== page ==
Alerts, warnings, and notifications are produced by agencies at all levels of government and serve a variety of mission and organizational needs. AWNs are a form of communication that enables authorities to share information about threats, events, and incidents with stakeholders for preparedness, mitigation, response, and recovery. Currently there are multiple government AWN protocols and methods and mechanisms for dissemination through a wide array of distribution channels between federal, state, local, tribal, and territorial governments.
Because of its complexity and the number of agencies involved, there has been limited progress in addressing the need for a broader, better integrated system of alerts, warnings, and notifications. This office, in coordination with its mission partners, is defining and developing a consistent AWN framework that leverages exchange standards for the ability to identify, access, share, and disseminate information. It is expected that alerts, warnings, and notifications will be a major focus area for the ISE over the next year.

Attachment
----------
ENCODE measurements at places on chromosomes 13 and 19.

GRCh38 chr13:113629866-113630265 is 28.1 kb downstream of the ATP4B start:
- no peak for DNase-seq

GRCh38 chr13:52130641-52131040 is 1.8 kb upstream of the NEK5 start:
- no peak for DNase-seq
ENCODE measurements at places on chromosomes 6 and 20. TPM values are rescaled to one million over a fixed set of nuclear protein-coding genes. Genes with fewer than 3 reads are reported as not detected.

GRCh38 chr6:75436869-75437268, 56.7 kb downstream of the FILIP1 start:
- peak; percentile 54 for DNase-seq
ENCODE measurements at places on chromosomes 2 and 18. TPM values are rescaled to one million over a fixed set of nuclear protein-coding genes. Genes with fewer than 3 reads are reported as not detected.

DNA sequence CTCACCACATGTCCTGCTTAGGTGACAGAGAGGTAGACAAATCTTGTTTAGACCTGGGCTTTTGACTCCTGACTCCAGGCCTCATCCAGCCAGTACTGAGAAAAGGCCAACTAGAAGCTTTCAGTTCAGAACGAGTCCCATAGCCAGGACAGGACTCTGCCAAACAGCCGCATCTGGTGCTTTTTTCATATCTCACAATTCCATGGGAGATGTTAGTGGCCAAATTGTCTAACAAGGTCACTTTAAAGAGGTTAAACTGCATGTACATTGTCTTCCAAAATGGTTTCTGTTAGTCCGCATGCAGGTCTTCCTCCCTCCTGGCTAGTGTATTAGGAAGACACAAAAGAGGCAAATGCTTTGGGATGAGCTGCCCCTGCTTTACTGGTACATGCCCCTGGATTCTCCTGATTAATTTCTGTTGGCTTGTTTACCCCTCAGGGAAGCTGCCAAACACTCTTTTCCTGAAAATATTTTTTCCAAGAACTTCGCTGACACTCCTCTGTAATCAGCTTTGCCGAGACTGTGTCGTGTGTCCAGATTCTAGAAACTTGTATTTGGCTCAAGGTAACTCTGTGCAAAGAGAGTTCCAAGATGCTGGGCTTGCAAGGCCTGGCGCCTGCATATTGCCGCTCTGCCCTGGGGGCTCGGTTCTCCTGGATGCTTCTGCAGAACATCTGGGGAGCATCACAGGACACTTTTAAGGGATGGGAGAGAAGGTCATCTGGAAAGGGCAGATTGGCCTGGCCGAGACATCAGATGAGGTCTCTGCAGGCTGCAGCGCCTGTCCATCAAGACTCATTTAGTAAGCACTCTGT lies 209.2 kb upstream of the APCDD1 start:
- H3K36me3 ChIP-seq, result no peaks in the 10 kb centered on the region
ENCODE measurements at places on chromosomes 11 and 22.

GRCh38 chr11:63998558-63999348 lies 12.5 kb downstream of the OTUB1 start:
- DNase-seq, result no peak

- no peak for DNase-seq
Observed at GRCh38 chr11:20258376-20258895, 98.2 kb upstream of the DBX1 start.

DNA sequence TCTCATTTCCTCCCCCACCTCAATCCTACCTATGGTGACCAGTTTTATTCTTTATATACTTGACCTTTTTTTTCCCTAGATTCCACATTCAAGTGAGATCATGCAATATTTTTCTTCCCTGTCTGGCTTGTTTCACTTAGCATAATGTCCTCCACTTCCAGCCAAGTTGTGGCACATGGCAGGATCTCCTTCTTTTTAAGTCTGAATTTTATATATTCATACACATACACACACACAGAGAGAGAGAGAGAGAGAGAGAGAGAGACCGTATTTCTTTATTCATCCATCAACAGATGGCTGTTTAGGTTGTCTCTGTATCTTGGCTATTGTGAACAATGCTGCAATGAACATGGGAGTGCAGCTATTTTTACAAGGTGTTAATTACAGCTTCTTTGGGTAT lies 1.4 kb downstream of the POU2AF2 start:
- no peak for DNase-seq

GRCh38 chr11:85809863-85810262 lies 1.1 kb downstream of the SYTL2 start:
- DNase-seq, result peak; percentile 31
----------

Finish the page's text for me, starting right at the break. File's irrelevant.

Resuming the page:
Currently, there are some processes in place to facilitate the sharing of alerts, warnings, and notifications with and between state, local, and tribal government partners and the public. For example, the Integrated Public Alert and Warning System (IPAWS) allows federal, state, territorial, tribal, and local government alerting authorities to use IPAWS and integrate local systems that use Common Alerting Protocol standards with the IPAWS infrastructure. IPAWS provides public safety officials with an effective way to alert and warn the public about serious emergencies using the Emergency Alert System (EAS), Wireless Emergency Alerts (WEA), the National Oceanic and Atmospheric Administration (NOAA) Weather Radio, and other public alerting systems from a single interface. You can learn more about this at ready.gov/alerts.